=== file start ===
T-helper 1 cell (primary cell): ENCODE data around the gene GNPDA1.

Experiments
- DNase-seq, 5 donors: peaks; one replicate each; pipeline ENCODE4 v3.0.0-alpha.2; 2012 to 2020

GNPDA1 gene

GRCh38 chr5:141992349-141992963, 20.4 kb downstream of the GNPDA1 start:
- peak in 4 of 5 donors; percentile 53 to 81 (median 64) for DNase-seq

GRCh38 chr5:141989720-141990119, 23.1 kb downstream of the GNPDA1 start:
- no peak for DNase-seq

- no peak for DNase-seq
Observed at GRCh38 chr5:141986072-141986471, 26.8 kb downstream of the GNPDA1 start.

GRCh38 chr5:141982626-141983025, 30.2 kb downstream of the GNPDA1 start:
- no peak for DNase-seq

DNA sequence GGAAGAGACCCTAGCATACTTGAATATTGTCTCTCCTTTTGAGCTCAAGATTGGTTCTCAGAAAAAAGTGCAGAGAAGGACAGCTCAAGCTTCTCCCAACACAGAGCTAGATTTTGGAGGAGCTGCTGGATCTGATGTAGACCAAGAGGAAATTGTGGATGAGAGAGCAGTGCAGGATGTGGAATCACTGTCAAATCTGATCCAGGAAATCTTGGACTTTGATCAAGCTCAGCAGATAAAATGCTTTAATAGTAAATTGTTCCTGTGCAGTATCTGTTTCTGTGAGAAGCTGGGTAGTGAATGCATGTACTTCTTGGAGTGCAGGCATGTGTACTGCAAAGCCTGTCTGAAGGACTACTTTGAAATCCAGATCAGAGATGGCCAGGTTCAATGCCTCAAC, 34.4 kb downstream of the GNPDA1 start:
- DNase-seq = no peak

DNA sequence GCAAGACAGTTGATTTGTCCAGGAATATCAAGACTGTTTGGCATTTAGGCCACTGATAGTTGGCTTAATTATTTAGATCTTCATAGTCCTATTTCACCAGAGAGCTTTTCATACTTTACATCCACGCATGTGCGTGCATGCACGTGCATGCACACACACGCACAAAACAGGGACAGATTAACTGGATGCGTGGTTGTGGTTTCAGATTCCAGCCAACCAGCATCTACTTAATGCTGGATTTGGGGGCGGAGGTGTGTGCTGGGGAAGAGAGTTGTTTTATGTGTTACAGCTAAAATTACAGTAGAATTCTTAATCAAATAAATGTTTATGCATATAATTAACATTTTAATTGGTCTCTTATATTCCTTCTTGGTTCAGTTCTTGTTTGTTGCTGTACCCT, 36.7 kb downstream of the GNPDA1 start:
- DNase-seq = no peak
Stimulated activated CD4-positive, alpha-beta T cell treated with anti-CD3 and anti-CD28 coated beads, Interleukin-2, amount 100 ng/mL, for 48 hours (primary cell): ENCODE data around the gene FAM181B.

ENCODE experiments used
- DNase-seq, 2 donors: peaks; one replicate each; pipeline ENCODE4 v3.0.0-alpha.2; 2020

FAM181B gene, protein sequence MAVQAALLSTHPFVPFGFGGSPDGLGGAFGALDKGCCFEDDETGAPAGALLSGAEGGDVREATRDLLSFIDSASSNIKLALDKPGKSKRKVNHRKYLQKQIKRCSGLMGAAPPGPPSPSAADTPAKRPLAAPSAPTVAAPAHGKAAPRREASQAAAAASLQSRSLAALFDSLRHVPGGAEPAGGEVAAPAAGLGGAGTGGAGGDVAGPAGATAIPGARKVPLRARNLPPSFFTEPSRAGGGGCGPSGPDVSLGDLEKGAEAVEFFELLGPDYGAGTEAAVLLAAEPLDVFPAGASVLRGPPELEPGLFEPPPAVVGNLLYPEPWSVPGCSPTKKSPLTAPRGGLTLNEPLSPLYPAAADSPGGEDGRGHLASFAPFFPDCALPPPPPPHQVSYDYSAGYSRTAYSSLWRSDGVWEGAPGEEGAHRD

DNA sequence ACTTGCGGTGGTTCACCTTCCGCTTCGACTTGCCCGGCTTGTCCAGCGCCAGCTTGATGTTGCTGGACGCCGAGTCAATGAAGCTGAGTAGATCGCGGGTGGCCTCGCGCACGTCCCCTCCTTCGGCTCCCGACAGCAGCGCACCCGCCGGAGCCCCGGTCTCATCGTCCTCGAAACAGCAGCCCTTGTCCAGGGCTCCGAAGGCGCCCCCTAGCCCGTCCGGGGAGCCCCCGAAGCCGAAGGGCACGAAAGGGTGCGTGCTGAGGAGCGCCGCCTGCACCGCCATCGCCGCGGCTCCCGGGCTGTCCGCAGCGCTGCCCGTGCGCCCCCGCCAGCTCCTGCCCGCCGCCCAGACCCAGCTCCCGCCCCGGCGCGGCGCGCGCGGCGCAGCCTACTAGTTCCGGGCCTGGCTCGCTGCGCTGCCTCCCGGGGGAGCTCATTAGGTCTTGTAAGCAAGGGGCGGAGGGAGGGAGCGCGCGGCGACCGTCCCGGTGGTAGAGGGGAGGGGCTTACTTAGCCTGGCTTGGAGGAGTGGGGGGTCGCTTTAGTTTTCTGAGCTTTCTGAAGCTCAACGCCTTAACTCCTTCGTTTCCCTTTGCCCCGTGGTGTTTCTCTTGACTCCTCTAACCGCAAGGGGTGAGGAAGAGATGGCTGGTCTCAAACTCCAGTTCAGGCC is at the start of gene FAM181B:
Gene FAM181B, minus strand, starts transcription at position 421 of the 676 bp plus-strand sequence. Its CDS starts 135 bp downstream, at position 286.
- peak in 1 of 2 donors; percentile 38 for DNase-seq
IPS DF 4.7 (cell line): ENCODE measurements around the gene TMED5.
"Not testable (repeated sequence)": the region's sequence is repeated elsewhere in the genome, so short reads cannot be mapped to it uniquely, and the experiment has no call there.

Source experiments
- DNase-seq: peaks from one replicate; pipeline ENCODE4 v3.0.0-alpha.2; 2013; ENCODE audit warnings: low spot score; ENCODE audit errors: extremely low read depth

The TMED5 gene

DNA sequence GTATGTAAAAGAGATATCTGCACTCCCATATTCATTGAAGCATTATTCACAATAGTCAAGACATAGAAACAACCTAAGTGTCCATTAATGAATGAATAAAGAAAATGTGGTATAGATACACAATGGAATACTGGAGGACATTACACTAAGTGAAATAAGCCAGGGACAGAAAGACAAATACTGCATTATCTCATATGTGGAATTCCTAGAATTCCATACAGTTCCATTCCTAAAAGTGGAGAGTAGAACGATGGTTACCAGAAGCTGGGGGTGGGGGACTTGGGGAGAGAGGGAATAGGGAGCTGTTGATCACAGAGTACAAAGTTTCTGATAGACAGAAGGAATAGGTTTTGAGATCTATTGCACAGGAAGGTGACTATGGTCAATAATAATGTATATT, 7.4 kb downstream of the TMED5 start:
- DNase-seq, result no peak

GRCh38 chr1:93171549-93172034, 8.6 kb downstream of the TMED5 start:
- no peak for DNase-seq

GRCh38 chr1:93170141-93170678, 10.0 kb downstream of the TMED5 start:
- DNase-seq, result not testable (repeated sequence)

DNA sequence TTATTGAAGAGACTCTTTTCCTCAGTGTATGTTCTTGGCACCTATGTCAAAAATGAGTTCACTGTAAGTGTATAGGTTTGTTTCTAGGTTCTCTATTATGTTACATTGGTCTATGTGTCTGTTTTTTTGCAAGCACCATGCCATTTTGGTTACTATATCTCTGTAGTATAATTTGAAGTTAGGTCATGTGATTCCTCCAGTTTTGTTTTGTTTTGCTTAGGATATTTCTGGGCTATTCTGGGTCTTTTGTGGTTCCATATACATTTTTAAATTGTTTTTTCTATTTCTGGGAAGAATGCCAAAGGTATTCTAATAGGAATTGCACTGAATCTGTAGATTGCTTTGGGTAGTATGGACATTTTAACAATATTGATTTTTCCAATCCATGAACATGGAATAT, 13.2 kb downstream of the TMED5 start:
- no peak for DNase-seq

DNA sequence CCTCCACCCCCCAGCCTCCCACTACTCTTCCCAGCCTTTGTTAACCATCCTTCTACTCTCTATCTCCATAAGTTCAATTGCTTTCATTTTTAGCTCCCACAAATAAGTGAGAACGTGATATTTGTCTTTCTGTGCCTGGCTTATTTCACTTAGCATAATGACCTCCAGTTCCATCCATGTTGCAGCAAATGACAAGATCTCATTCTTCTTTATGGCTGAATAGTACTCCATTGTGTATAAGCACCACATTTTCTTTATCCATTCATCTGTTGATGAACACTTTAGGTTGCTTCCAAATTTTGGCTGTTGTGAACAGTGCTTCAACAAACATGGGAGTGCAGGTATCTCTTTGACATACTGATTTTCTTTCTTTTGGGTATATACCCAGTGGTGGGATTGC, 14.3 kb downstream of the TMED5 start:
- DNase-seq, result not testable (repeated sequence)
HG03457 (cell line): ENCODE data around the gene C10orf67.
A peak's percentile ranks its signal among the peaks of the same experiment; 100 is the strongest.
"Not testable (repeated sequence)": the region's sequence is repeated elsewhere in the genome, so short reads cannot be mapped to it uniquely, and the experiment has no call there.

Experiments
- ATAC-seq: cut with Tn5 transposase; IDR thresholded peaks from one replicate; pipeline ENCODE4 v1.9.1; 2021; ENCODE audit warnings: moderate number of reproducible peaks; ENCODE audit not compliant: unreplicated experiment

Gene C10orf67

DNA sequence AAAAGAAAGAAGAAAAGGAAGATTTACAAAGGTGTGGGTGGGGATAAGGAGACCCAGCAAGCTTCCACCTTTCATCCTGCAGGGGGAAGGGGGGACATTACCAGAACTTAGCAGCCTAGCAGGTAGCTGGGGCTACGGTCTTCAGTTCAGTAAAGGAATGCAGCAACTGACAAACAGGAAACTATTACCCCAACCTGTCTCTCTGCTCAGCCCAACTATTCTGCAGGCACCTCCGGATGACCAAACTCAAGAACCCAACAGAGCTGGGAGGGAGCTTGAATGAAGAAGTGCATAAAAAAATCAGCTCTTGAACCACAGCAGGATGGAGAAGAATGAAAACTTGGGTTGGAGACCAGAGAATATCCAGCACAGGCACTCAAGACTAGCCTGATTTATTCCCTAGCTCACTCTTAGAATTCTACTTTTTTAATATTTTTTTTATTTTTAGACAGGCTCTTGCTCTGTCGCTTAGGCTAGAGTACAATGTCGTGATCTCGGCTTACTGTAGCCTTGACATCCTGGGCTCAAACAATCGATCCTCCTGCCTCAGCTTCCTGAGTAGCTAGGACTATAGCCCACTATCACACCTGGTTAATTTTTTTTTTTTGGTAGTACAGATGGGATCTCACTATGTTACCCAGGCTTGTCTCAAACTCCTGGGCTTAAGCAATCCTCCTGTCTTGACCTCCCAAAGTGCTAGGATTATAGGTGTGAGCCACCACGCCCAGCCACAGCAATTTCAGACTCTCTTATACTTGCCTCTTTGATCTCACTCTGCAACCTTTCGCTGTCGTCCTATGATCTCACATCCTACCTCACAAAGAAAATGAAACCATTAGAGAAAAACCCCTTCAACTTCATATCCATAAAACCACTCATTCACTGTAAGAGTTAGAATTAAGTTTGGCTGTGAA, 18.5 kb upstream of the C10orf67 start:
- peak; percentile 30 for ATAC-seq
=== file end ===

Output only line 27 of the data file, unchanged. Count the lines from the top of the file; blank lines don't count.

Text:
- DNase-seq: peaks from one replicate; pipeline ENCODE4 v3.0.0-alpha.2; 2013; ENCODE audit warnings: low spot score; ENCODE audit errors: extremely low read depth